Ian Spalter: Insights From Instagram’s Head of Design

This interview originally appeared on techcrunch.com, and was conducted by Jared Erondu and Bobby Ghoshal, the hosts of High Resolution. This is an abridged version of the original interview.

Ian Spalter, the current Head of Design at Instagram, has been living and breathing design for years, making his way around both the client-side and agency world and contributing to creative solutions for some of the most significant design problems to date. A former design leader for YouTube, Foursquare, and Nike+ Fuelband and Running, Spalter has a wealth of experience across a variety of industries.

Credit: Christophe Wu

This diverse experience has given Spalter unparalleled insight into the key differences between the two environments, including the pros and cons of working on each side. Here, Spalter illuminates some of those differences for young designers looking to start their careers or change directions. He also describes some of the behavior-centric work he’s done for Instagram and Nike+ Fuelband, and paints a picture of his beliefs regarding the ideal designer skillset.

What’s one thing about design that’s clear to you, but that you don’t think is as clear to other people?

To me, the way you structure your company is equal to or more important than any sort of process or talent when it comes to the quality of output. So, where does design sit within your organization? Is it something that’s equal to technology, engineering, and product, or is it something that sits under those functions? How do you incentivize and reward people? Do you reward based off of the amount of work or how quickly it’s done, or do you actually reward people based on a [measurement of] the quality of what gets out there?

There are all of these other things that you don’t usually learn in design school – everything that happens before what we consider to be a part of the normal design process – that I think have a huge impact on the quality of work that comes out.

How is the design team structured and organized at Instagram?

It’s kind of a generalist pool of designers. They spend a lot of their time working either in an environment like Sketch, doing a layout piece, or actually working in a prototype environment, like Origami Studio. Each designer is usually dedicated to a particular pillar or product area, be it creating content for Instagram, like Stories, or working on our business platform side. There is a whole suite of tools that we offer for businesses, and we have designers focused on them. Our research is similar as well; it focuses on a particular pillar so that we have good, healthy collaboration between product engineering, design, research, content strategies, and other pieces.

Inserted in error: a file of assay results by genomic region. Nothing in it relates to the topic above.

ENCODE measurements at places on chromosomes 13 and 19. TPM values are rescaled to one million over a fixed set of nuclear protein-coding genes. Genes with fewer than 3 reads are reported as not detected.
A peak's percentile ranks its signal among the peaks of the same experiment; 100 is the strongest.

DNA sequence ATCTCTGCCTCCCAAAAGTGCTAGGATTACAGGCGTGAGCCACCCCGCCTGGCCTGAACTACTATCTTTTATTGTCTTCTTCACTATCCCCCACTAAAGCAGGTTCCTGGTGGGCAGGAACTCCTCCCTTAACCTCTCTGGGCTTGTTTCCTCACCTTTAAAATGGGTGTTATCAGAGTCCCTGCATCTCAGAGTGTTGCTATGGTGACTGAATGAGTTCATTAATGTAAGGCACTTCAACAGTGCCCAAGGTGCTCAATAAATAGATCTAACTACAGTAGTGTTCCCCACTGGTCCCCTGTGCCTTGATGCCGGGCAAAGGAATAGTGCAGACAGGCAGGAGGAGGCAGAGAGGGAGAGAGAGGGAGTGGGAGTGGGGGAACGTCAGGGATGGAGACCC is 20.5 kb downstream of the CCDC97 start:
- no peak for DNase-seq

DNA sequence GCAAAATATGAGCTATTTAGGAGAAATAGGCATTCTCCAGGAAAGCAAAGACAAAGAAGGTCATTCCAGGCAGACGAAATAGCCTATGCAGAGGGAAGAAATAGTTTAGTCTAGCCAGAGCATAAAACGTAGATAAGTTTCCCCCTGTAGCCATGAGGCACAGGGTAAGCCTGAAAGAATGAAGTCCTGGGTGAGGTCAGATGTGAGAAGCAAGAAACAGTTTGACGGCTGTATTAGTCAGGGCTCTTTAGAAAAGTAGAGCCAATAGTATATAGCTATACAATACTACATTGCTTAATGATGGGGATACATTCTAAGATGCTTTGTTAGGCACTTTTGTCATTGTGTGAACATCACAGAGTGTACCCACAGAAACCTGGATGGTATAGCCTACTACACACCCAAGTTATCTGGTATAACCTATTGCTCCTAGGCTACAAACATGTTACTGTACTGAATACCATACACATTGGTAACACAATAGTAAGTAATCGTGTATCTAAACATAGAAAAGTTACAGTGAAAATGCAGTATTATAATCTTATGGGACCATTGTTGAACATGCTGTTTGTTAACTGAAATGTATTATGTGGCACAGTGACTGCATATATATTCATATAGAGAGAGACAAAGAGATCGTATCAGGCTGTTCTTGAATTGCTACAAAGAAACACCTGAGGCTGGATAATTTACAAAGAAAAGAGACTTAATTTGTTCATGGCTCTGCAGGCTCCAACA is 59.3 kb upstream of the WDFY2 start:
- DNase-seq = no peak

How did your team come to the decision to create the Stories function?

We always start with problems. The problem we were trying to solve with this was the overall quality bar. We found that people felt pressure to only ever post the best photo on Instagram, so we wanted to loosen that up and to make users feel like they could share whatever they want, as often they would want. That was what we were trying to crack. We actually did not start with the stories format or anything. We looked at it from a lot of different angles, but we really just focused on the question, “How do we allow you to feel comfortable with sharing whatever you want to share, whenever you want to share it?”

We eventually landed on the format because it did solve a lot of those problems, but that need was just the starting point. You can’t graft a new organ to this surface and ecosystem and just expect it to work. That almost always fails. You have to really get into the details of how you make that integration happen. We had a tremendous amount of work to do to get those details right in order for the feature to be successful, and the goal was for it to feel like something that had always belonged there. And if you weren’t ready to use it, you didn’t have to.